Ed Welch

Ed Welch  - Video  - Sep 03, 2013

When we help each other, we listen. That is natural in close relationships and it is easy. Could anything be more basic? But, like all other aspects of godly wisdom, listening takes a lifetime to master. We can all do it, but we all want to do it better. Ed responds to the question "How do I listen well as a friend?" in this short video.

Ed Welch will also be speaking on this topic at this year's national conference Not Alone: The Relational Core of Life and Counseling.

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Ed Welch  - Blog Post  - Aug 28, 2013

My familiarity with gratitude goes back to junior high. I knew and respected a young man who was about seven years older than me, and my parents were talking about him and his family.

My mom noticed this young man’s character too. “I asked his mother what she did [to raise such outstanding boys]. She told me, ‘I taught them to say thank you.’” She hoped, I think, that I was listening, and I was.

It was a small awakening for me. Character and thankfulness had intruded into my junior high world. No small feat, indeed.

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Ed Welch  - Blog Post  - Aug 19, 2013

When Christians get thrown into the fire, or go through an analogous horror, do they feel the pain as much as those who do not follow Jesus? 

Do Christians receive a mystical deliverance from suffering?

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Ed Welch  - Blog Post  - Aug 13, 2013

As practical theologians, biblical counselors have always found James to be a kindred spirit. Pastoral, persuasive, practical—in a pinch, he is our guy. Since he peppers his letter with succinct aphorisms, he is memorable and easily quotable. One favorite quote is, “Everyone should be quick to listen, slow to speak and slow to become angry” (1:19).

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Ed Welch, Tim Lane  - JBC Article  - Jul 29, 2013

Even if you’ve never struggled with it yourself, in the course of pastoral ministry you will certainly talk with people who do struggle with the fear that they have committed the unpardonable sin. Tim Lane and Ed Welch give us different takes on the pastoral application of Jesus’ teaching about it. Because they consider different kinds of human struggles, they bring different questions to the passage. These differences may be helpful to your ministry, as pastoral application is never a one-size-fits-all proposition.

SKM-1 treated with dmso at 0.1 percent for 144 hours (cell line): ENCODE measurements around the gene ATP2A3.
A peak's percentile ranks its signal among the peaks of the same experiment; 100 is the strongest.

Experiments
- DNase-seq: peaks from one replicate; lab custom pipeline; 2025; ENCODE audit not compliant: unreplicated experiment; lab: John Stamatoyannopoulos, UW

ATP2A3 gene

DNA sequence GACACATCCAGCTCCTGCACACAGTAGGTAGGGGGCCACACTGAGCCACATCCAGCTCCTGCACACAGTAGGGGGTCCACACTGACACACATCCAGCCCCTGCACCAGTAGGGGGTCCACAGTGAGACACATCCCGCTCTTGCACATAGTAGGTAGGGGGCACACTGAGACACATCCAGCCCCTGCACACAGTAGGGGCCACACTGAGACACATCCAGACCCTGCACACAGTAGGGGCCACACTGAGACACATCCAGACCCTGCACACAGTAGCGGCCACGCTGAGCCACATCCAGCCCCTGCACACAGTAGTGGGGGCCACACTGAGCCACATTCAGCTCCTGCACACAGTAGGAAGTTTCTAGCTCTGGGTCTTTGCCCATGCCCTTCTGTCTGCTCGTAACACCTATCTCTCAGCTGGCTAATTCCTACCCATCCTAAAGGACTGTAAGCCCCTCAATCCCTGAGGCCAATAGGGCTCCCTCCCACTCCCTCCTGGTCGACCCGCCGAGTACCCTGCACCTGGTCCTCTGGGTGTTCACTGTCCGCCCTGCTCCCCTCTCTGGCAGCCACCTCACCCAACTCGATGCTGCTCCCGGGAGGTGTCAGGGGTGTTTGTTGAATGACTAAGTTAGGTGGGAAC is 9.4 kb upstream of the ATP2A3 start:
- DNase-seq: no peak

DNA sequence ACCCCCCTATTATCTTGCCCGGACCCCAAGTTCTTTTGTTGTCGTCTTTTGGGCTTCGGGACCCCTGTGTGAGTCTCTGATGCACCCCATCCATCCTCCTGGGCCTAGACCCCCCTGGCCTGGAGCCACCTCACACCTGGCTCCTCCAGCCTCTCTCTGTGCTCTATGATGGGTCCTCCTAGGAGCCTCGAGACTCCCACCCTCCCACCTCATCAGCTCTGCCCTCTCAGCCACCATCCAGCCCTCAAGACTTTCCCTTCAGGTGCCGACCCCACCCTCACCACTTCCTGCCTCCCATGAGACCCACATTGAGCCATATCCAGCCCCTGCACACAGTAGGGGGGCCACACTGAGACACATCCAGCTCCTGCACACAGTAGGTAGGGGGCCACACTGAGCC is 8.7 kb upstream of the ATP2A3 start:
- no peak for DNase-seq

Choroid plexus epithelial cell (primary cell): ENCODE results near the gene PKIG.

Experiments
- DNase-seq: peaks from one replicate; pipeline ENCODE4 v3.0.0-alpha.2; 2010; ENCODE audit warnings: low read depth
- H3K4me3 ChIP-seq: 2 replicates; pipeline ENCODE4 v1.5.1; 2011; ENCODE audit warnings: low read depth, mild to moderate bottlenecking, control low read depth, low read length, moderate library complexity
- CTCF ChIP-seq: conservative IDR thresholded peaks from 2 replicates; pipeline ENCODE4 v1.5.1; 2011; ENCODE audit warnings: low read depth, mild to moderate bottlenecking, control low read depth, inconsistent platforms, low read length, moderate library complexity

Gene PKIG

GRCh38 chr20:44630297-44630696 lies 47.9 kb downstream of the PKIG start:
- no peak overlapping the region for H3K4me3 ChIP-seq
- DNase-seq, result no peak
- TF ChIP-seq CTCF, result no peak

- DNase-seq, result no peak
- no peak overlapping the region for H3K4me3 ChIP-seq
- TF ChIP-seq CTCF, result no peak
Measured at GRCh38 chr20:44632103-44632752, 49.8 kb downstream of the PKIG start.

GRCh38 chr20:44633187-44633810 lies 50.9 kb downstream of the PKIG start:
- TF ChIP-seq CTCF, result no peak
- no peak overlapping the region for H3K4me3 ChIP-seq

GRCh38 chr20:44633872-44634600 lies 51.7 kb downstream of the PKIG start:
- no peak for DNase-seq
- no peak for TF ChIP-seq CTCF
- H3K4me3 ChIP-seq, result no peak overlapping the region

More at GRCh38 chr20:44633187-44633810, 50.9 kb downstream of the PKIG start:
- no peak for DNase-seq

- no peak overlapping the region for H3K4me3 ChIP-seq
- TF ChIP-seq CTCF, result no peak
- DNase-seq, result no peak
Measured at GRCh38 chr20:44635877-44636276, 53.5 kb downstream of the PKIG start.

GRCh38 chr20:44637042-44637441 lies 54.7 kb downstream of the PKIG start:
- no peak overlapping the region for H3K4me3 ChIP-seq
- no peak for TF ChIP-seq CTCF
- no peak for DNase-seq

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Ed Welch  - Blog Post  - Jul 26, 2013

Sometimes I go to secular psychology conferences, hear someone speak, and think, “I would be happy to bare my soul to that person. He seems to understand people and care about them.” 

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Ed Welch  - Blog Post  - Jul 17, 2013

I asked a new friend how he came to know Jesus—always a great story.  He had been a searcher from his early teens and investigated the religions of his best friends. After hearing an apologist for one faith, my friend was stunned by the incoherence of the religion and the dearth of supporting evidence. When he raised his concerns, the apologist said, “You have to have faith.”

“How do you do that?”

“Just find that burning in the pit of your stomach.”

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Ed Welch  - Video  - Jul 17, 2013

Ed Welch sits down and talks about irrational fears. 

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Ed Welch  - Blog Post  - Jul 10, 2013

If you like words, I have a treat for you.

Since God uses words to communicate to us, we are interested in words in general and God’s words in particular. These two interests come together in the Psalms, where the psalmists took great care in handling words. Beautiful communication, they reasoned, should be communicated beautifully. As such, you can almost see them searching for just the right word, and they inevitably found it.

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Ed Welch  - Blog Post  - Jun 28, 2013

Perhaps the hardest experience in the Christian life is to suffer and experience divine silence. It seems inconceivable. You lose a baby, you are shamefully victimized, or go through what feels like death itself, and you wonder, “Where is God? How could he be silent, distant or idly watching when this is happening?” If even bad fathers do something when their kids are being abused, why would the Good Father let us go through such turmoil without a peep?

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